An initial coin offering (ICO) for a blockchain project called Bancor has set a new industry record, raising approximately $153m in ether, the native currency on the ethereum blockchain, as part of a crowdsale that concluded today.
Data shows a smart contract connected to the sale had collected more than 390,000 ether by the time it ended at 18:00 UTC, an amount worth $152.3m at current prices. As such, the figure is higher than even the funding raised by The DAO, the notorious failed fundraising project that made headlines last year when it lost the millions of the $152m in investor funds it raised in a similar sale.
Overall, 79,323,978 Bancor network tokens (BNTs) were created as part of the ICO, with the top token holders now possessing 83.96% of the tokens, or 66,601,702 BNT. Fifty percent of the total tokens, or 39,661,989 BNT, were sold to the public, while the remaining 50% were allocated for future use.
The ICO attracted 10,885 buyers, according to available data, with more than 15,000 transactions sent to the address for purchases during the sale. One buyer went so far as to purchase 6.9m BNT, or roughly $27m, in the sale.
Launched in 2017, Bancor, overseen by the Bprotocol Foundation, has been pitched as a platform designed to make it easier for users to launch their own blockchain tokens.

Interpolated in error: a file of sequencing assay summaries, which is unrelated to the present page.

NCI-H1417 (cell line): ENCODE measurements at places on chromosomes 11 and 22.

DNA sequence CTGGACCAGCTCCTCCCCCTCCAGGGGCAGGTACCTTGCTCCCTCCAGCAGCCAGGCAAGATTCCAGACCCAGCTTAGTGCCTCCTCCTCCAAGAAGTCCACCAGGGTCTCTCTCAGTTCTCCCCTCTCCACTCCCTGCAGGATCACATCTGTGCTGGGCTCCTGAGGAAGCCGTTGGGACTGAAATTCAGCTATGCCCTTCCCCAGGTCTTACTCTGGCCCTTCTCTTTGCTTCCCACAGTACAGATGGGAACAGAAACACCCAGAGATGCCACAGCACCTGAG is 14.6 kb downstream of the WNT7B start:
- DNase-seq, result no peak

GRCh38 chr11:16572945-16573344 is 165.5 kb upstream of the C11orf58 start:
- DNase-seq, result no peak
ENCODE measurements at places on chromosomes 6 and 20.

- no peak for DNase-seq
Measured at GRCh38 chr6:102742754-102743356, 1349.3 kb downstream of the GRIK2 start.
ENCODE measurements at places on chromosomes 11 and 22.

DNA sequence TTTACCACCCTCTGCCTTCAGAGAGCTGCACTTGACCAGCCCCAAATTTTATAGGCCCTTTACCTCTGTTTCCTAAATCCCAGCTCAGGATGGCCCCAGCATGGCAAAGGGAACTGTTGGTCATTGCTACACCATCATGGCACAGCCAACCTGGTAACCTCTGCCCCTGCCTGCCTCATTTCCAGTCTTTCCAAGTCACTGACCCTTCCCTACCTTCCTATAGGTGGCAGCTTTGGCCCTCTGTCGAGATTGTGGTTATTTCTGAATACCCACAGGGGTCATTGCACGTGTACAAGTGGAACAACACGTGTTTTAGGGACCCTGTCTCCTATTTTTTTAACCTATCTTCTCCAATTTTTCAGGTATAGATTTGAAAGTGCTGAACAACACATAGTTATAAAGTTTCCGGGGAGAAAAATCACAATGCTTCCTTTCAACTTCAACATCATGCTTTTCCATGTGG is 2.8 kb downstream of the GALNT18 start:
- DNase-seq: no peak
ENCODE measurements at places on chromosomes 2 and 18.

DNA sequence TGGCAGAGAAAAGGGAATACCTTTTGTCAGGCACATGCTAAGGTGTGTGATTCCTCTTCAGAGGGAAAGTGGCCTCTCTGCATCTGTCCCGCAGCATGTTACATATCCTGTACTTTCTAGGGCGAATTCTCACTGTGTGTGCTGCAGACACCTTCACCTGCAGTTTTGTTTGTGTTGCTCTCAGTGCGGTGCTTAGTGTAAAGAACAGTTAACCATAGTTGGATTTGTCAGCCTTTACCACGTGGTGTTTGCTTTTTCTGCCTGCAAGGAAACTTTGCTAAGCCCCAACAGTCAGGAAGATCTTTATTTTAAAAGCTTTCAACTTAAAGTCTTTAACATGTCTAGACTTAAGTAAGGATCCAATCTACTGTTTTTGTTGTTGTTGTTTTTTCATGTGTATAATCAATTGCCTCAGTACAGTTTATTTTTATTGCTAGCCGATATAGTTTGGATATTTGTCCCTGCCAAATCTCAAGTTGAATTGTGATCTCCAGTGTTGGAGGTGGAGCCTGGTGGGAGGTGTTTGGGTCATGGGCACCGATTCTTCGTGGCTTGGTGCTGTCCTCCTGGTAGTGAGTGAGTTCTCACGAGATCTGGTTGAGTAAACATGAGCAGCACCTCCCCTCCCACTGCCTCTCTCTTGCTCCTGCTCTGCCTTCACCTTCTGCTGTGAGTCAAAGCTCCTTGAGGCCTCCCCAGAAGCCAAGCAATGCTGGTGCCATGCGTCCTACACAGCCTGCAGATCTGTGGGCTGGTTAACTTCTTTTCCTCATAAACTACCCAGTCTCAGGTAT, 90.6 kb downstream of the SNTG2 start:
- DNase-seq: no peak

Of the remaining funds, a blog post by the company states token capital will be directed toward partnerships, community grants, public bounties and project advisors.
Issues with the sale
As with past sales of this kind, the ICO was accompanied by reports that the ethereum network faced significant transaction loads, resulting in delays for buyers.
However, the project itself was adversely affected by long wait times on ethereum.
According to the Bancor website, an initial funding target was set at 250,000 ether, though this figure was not hard-coded into the smart contract deployed. As a result, a transaction sent on the ethereum blockchain in an effort to change the contract and limit the crowdsale in length did not work as desired.
Due to network disruption and delays holding up this transaction, the company said the crowdsale ended up continuing longer than initially desired. Overall, it lasted an two additional hours as a result of the delay.
Posts on social media further suggest that at least some users saw transaction issues during the sale. One thread on Reddit drew complaints about transactions being dropped as long as 35 minutes after they were sent to the ICO address.
Some participants who spoke to CoinDesk also said that they had experienced delays in transacting, including one who had issues moving their ethers off an exchange for the purposes of participating in the ICO.
One exchange operator went so far as to argue that the ICO had increased transaction congestion, colorfully remarking that larger ether buyers were disrupting the sale.